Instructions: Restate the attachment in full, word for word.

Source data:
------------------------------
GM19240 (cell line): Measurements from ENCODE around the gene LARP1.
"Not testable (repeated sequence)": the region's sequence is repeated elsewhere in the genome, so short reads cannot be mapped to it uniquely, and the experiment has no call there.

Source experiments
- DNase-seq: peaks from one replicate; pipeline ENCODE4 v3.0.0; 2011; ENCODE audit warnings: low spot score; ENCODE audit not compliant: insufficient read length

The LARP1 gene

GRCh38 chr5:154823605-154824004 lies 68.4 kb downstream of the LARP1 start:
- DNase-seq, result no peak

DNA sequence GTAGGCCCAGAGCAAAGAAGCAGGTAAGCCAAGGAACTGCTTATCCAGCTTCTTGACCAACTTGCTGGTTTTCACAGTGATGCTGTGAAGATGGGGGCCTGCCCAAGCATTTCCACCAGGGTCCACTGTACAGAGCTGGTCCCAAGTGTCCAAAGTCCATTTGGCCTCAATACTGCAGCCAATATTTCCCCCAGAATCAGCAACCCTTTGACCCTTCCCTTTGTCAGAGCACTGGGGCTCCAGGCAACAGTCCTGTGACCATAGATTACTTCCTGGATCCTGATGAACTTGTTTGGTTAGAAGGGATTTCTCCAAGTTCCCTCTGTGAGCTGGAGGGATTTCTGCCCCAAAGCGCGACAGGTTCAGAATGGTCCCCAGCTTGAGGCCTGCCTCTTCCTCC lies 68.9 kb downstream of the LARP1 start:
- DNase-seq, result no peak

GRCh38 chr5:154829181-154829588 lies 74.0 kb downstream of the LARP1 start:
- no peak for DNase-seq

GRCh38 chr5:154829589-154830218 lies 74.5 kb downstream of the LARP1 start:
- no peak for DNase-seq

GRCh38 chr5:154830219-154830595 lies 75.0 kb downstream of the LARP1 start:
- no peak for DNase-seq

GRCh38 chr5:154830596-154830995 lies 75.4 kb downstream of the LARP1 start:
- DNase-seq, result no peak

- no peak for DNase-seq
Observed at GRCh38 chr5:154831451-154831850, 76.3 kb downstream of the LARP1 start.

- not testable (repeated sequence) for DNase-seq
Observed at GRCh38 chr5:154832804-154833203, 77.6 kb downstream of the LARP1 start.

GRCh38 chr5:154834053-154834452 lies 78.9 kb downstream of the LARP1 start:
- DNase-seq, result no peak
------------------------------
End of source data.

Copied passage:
GM19240 (cell line): Measurements from ENCODE around the gene LARP1.
"Not testable (repeated sequence)": the region's sequence is repeated elsewhere in the genome, so short reads cannot be mapped to it uniquely, and the experiment has no call there.

Source experiments
- DNase-seq: peaks from one replicate; pipeline ENCODE4 v3.0.0; 2011; ENCODE audit warnings: low spot score; ENCODE audit not compliant: insufficient read length

The LARP1 gene

GRCh38 chr5:154823605-154824004 lies 68.4 kb downstream of the LARP1 start:
- DNase-seq, result no peak

DNA sequence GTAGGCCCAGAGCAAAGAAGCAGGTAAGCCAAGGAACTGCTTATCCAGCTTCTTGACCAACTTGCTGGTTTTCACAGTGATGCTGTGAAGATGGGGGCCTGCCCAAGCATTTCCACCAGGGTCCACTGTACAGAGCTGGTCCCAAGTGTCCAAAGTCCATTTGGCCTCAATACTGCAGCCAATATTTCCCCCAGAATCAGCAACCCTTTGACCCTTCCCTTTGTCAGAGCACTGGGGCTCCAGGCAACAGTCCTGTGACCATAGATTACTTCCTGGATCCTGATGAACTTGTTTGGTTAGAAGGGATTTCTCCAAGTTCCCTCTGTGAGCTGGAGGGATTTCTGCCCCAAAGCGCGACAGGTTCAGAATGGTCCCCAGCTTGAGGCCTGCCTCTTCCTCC lies 68.9 kb downstream of the LARP1 start:
- DNase-seq, result no peak

GRCh38 chr5:154829181-154829588 lies 74.0 kb downstream of the LARP1 start:
- no peak for DNase-seq

GRCh38 chr5:154829589-154830218 lies 74.5 kb downstream of the LARP1 start:
- no peak for DNase-seq

GRCh38 chr5:154830219-154830595 lies 75.0 kb downstream of the LARP1 start:
- no peak for DNase-seq

GRCh38 chr5:154830596-154830995 lies 75.4 kb downstream of the LARP1 start:
- DNase-seq, result no peak

- no peak for DNase-seq
Observed at GRCh38 chr5:154831451-154831850, 76.3 kb downstream of the LARP1 start.

- not testable (repeated sequence) for DNase-seq
Observed at GRCh38 chr5:154832804-154833203, 77.6 kb downstream of the LARP1 start.

GRCh38 chr5:154834053-154834452 lies 78.9 kb downstream of the LARP1 start:
- DNase-seq, result no peak